IBPO Against Scammers: Common Scam Tactics in Malaysia
As our world becomes more advanced, so have the methods of money scammers. Criminals are getting better at creating believable scenarios to cheat victims of their hard-earned money.
Sometimes we read news of victims getting scammed and think “that would never be me,” but that’s just because we weren’t the intended target. Scammers can always evolve their schemes to include you as a victim!
With that being said, what are some of the more common scam tactics being used right now in Malaysia? You should be aware of any of the following situations.
Someone posing as an employee of EPF texts you to offer help withdrawing savings early for a fee. Sometimes they even advertise their services online and use the EPF logo. Always double check if the source of your information is from the government’s official website.
The scammers will ask for 30% to 60% of the withdrawal amount as commission. Never engage with these syndicates as they will submit falsified documents on your behalf to withdraw funds, you can get into legal trouble for that.
Remember that official messages from EPF will display a five-digit shortcode as sender identification (ID), and will never be sent from a personal phone number.
Do not fall for loan offers that do not care about your credit history, require upfront payment such as “processing fees,” or urge you to take immediate action.
After milking you off as many payments as they can, the scammers will disappear without a trace with your hard-earned money. Not only do you lose your money, you may also leave a bad record on your credit history as well.
Only ever obtain loans from banks or licensed money lenders. If the offers sound too good to be true, they probably are.
Investment or money games that guarantee quick and high returns do not exist. Only low risk investment schemes such as fixed deposits guarantee returns, but never in unrealistic amounts such as 10% per year.
As much as we want to get rich quickly and easily, such promises are usually empty lies, it’s better to hunker down and work hard. Better yet, we can invest through legitimate medium licensed under the Securities Commission.
This form of scam originated from Macau, hence the name. The scammer assumes an official role, such as that of a police officer, a bank officer, or a customs officer and would try to convince you that your credit card information is compromised, or that you have to pay a fee to get hold of a seized parcel.
Basically, the caller would try to scare you into paying a sum to secure your information, or avoid arrest. Some of these scammers are so advanced that they can imitate the authorities’ caller IDs.
The best course of action here is to hang up and call the relevant hotline to verify any potential problems claimed by said scammer.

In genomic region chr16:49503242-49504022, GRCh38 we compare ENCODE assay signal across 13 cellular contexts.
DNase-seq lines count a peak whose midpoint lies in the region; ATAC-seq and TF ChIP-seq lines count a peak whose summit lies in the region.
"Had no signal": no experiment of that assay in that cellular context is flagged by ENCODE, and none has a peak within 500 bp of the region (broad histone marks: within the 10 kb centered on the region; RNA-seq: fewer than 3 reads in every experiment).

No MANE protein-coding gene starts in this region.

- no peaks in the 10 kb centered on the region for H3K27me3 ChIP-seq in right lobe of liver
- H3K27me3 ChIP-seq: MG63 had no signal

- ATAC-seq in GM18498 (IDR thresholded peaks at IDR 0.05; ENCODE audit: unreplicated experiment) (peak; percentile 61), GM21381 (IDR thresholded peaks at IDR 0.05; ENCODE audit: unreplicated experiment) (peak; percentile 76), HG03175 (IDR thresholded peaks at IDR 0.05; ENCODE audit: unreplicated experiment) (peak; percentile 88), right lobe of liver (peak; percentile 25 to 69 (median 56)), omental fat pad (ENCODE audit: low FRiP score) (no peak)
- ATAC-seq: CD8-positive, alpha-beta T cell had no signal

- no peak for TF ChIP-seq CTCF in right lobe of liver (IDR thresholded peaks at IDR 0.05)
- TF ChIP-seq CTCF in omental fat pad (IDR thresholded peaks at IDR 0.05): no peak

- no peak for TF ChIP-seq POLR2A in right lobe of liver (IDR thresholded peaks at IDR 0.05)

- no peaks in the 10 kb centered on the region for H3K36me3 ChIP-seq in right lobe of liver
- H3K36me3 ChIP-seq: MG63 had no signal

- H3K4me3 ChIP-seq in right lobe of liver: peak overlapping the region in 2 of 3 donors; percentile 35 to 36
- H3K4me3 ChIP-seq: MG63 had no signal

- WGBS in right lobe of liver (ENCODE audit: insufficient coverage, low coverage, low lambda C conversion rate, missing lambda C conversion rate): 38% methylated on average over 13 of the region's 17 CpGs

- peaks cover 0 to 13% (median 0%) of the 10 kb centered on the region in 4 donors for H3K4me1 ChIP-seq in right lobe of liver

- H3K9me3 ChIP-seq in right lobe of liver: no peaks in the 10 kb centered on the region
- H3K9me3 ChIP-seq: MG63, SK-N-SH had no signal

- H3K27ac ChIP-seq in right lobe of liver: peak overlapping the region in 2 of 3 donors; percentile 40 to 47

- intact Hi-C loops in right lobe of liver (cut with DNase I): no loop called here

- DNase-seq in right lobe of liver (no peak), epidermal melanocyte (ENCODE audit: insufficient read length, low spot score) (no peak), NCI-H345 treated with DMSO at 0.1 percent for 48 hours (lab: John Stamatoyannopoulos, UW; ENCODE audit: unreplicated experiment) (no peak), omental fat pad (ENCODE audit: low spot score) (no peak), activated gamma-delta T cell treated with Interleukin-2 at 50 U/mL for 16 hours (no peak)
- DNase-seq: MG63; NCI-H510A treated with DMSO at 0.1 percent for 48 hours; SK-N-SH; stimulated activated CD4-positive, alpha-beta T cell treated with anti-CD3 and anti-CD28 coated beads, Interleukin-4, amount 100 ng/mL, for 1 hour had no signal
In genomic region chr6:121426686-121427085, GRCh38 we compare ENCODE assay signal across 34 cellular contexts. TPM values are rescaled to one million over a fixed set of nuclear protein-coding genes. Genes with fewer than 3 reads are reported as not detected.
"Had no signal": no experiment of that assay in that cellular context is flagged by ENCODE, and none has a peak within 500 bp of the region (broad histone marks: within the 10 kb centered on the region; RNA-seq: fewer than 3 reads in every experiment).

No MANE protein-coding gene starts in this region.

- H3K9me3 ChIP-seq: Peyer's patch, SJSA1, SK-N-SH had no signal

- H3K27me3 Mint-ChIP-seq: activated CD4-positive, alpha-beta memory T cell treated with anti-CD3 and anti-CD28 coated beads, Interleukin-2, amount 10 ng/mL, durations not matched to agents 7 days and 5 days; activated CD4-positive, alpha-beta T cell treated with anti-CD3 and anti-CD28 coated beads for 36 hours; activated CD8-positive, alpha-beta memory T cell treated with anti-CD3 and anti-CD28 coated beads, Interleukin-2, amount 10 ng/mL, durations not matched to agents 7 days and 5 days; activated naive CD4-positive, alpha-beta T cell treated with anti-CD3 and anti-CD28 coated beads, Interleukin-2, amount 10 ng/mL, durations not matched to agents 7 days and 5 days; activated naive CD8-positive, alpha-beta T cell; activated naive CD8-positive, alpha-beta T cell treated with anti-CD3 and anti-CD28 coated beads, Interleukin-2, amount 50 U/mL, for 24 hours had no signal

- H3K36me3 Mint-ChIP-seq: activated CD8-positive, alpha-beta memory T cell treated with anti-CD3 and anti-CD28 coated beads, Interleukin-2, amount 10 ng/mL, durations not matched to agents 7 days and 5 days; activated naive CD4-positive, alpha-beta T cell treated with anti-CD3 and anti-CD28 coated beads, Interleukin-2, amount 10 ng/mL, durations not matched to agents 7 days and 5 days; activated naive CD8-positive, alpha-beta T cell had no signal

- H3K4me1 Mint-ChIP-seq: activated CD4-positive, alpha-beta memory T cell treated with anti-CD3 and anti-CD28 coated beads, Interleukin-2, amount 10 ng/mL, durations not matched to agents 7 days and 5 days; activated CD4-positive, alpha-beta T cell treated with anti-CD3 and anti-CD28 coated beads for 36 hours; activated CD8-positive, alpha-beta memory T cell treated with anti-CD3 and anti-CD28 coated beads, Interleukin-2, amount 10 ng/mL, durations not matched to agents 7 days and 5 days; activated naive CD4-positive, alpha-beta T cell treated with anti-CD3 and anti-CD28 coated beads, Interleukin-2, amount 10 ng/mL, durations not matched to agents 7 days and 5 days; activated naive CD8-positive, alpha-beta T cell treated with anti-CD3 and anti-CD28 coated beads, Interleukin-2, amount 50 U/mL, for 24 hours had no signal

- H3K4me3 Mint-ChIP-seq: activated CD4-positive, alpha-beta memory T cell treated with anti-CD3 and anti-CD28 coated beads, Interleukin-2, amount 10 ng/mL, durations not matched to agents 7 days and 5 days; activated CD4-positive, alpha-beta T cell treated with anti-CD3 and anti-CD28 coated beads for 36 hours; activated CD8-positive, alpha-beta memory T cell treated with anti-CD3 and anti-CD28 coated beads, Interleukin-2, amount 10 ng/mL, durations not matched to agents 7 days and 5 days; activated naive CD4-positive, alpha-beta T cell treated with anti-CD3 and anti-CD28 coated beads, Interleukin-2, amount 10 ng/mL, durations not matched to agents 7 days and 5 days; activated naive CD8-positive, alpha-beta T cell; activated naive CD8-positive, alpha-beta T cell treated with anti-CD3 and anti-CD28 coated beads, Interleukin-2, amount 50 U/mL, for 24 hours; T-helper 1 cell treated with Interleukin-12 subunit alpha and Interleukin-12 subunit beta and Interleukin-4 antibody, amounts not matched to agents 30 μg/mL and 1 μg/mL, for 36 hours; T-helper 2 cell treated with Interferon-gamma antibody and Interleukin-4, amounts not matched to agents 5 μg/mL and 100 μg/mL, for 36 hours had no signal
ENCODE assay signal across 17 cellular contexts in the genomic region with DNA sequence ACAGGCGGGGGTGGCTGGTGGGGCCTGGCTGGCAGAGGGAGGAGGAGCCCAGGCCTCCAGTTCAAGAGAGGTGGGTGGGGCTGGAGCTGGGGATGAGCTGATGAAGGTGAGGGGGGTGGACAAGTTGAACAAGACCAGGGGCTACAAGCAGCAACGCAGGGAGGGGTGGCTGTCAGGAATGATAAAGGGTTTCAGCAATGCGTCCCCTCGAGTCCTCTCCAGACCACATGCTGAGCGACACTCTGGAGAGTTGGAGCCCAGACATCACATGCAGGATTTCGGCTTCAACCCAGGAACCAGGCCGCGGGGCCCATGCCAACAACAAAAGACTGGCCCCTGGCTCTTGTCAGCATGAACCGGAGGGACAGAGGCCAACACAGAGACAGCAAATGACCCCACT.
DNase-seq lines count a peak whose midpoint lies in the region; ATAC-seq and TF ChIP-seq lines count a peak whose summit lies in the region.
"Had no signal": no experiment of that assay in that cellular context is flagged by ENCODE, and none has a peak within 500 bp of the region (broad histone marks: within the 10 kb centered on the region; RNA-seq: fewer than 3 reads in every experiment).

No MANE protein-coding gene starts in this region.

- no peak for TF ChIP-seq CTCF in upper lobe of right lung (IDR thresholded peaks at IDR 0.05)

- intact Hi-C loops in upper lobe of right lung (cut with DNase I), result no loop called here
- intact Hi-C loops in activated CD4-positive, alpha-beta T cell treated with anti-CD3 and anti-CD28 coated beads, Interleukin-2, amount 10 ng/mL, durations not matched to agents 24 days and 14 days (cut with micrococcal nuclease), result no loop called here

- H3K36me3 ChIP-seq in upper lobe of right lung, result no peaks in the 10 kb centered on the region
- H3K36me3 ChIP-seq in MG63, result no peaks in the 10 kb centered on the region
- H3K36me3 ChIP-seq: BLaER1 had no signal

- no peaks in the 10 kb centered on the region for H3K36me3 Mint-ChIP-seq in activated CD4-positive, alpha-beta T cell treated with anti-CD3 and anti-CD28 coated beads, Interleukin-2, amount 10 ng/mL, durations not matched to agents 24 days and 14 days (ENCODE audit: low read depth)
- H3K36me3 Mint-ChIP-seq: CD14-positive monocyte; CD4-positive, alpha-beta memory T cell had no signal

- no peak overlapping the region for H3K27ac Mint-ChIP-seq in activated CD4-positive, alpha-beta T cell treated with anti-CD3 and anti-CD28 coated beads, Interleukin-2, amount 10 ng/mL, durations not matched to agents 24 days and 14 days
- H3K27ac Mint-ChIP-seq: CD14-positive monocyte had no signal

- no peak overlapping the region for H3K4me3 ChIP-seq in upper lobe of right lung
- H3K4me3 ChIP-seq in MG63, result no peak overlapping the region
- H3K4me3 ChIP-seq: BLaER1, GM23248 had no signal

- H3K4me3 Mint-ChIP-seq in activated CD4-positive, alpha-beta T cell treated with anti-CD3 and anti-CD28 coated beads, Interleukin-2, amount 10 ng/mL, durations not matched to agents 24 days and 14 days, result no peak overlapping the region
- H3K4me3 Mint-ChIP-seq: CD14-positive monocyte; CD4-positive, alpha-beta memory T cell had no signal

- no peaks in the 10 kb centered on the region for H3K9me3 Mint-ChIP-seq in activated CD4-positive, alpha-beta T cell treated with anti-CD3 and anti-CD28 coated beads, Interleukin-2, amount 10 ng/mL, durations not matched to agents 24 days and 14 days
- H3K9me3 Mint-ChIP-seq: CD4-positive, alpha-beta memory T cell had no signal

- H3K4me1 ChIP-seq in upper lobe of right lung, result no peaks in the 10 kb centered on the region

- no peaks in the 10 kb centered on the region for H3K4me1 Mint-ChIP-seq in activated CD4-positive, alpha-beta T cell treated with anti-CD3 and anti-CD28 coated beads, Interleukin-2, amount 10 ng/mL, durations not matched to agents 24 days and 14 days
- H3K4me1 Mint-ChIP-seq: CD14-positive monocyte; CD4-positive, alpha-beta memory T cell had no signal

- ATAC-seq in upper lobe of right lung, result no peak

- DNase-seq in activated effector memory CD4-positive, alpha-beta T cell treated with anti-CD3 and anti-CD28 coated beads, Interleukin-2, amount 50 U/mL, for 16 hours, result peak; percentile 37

Pro tip: Banks will never ask for sensitive information through phone calls, or even texts and emails.
This one has been around for quite some time, but still claims victims from time to time. This classic scam usually sees the scammer inform victims that they have won a huge prize, but to claim this prize, they’d have to deposit a sum of money first. After which, the scammers will be nowhere to be found.
Just a few years back, an elderly man lost RM 120,000 to a lottery scam! It is very much still a tactic in use.
Love is beautiful, unfortunately, it can also be falsified and used to steal money from a victim. Every now and then, someone gets catfished and scammed by people they met online.
Usually scammers interact, build trust, and form a “relationship” with the victim over a period of time before striking. They might then come up with a sad story like how a family member has fallen ill and require a huge sum of money for the treatment.
Similar stories may keep on coming, especially if the scammer claims to live abroad, so meeting in person is not viable. To avoid being catfished by people you meet online, you can do an image search of them, usually they won’t use their own photo.
Of course, do not give away all your personal details to people you’ve just met online, and don’t transfer money to someone you don’t fully trust. Even then, be vary about people you’ve never met in person!
How to Protect Yourself From Common Scams?
Keep All Records and Documentation
If possible, keep a detailed financial record of all transactions you make, especially for big transactions involving huge sums of money. Even better yet, supplement details given from the bank with the purpose of transaction, the expected outcome, and information of the recipient.
Keep Details of Personnel Involved in Transaction
It is wise to always know who you are dealing with when it comes to money. Keep the personal and contact information of people you have dealings or business with. Even if said person turns out to be a scammer and is avoiding you, having their information aids any potential investigation.
Ask Yourself: “Is This Legal?”
Sometimes greed gets a hold of us, and we don’t think clearly. Take a moment and think if a scheme is too good to be true. Then, do some research, Bank Negara Malaysia has posted useful information regarding common scams, is what you’re being offered on the list?
So, What if You’ve Already Fallen for a Scam?
Prevention is always better than the cure, but sometimes, the bad guys may just be too smart. If you believe you’ve been scammed, call your bank or credit card company to see if your information has already been used.